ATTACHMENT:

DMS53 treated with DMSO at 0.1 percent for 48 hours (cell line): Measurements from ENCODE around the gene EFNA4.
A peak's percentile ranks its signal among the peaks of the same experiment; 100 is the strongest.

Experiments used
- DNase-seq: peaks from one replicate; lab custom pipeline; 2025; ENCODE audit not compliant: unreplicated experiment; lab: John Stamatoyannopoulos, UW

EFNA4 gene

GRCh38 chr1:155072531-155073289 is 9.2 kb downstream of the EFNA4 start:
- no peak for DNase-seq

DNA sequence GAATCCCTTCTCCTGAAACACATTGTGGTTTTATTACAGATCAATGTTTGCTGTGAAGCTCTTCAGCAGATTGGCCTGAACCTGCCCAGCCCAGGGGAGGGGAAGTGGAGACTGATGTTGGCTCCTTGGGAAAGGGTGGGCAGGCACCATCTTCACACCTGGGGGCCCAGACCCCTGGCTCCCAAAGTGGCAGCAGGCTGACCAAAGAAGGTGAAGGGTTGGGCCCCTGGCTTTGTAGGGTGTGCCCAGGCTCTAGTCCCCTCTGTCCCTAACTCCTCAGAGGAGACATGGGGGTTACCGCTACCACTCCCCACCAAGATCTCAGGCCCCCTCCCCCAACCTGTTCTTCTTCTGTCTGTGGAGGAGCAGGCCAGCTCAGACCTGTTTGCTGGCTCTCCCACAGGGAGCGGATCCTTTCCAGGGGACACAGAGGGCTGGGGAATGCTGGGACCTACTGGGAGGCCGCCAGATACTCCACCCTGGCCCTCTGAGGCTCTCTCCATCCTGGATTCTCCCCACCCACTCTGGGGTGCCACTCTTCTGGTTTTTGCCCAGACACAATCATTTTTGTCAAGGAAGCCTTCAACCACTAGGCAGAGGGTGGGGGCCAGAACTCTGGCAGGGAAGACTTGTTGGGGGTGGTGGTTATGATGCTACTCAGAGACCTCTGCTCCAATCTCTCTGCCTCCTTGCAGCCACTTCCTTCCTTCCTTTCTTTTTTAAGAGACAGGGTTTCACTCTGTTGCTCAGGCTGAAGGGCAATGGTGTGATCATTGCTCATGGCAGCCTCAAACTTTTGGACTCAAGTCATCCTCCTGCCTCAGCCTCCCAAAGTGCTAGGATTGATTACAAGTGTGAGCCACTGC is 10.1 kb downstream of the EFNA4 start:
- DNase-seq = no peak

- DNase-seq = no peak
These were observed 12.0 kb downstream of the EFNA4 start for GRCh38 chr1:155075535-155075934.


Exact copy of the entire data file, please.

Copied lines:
DMS53 treated with DMSO at 0.1 percent for 48 hours (cell line): Measurements from ENCODE around the gene EFNA4.
A peak's percentile ranks its signal among the peaks of the same experiment; 100 is the strongest.

Experiments used
- DNase-seq: peaks from one replicate; lab custom pipeline; 2025; ENCODE audit not compliant: unreplicated experiment; lab: John Stamatoyannopoulos, UW

EFNA4 gene

GRCh38 chr1:155072531-155073289 is 9.2 kb downstream of the EFNA4 start:
- no peak for DNase-seq

DNA sequence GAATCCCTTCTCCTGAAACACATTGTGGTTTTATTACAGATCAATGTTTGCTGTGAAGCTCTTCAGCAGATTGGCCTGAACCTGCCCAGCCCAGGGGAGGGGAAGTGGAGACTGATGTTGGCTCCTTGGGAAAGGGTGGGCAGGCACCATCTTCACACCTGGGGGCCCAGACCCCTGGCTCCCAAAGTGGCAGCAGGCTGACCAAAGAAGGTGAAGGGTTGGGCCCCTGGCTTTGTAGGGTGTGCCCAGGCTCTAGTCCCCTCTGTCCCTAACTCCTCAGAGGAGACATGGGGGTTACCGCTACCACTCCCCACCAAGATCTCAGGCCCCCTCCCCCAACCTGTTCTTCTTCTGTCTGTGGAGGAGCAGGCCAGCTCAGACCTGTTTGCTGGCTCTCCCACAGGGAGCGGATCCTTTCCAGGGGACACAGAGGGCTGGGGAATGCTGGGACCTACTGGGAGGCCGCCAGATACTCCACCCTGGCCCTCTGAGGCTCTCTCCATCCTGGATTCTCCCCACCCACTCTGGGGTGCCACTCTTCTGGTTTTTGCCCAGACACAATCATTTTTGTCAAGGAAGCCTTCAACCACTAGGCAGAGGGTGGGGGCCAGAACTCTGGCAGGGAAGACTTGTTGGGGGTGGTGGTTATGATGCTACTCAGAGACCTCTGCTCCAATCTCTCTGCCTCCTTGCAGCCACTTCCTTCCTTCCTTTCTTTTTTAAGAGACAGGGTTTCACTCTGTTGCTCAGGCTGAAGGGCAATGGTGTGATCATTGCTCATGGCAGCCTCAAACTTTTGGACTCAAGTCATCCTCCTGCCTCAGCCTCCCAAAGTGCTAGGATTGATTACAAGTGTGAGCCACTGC is 10.1 kb downstream of the EFNA4 start:
- DNase-seq = no peak

- DNase-seq = no peak
These were observed 12.0 kb downstream of the EFNA4 start for GRCh38 chr1:155075535-155075934.